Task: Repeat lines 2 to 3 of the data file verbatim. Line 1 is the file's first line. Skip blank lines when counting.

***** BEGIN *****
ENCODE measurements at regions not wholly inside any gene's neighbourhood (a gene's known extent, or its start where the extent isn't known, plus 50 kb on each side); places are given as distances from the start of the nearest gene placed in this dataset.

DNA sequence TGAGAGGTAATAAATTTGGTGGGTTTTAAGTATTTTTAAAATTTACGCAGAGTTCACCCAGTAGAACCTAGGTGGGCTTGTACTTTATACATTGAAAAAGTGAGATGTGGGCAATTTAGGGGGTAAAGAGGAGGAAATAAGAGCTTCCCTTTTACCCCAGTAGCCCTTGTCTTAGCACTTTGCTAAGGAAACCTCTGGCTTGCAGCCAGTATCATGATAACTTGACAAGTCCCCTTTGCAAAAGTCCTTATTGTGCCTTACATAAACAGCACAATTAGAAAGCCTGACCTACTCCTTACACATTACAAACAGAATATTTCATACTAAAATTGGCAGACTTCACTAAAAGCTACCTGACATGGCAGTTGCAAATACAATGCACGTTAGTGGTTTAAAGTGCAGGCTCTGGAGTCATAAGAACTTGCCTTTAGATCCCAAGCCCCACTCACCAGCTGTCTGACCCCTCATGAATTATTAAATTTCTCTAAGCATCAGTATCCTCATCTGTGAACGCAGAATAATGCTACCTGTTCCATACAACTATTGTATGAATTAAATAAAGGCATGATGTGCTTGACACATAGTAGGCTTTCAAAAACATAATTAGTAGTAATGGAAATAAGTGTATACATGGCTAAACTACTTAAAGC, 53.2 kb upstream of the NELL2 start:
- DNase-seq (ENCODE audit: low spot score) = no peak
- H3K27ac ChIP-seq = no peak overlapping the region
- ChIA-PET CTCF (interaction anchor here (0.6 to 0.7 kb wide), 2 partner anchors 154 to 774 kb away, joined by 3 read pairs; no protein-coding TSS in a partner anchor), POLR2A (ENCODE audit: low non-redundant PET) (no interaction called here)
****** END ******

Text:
DNA sequence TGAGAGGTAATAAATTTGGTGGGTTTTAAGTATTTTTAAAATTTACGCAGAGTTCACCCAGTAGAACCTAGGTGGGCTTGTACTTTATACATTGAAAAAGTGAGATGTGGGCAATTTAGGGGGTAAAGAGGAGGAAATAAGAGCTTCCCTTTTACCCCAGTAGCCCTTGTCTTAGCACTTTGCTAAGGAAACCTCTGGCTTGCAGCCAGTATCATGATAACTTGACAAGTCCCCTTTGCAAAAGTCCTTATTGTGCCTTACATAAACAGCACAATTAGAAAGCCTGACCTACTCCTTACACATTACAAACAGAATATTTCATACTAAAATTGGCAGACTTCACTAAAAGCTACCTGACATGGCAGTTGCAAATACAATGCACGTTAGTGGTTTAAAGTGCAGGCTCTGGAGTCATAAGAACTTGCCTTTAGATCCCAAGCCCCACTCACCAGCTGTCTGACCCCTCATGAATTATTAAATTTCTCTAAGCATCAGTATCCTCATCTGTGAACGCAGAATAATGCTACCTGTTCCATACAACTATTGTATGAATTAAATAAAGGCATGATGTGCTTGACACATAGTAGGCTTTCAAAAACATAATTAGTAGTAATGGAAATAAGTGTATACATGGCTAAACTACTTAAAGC, 53.2 kb upstream of the NELL2 start:
- DNase-seq (ENCODE audit: low spot score) = no peak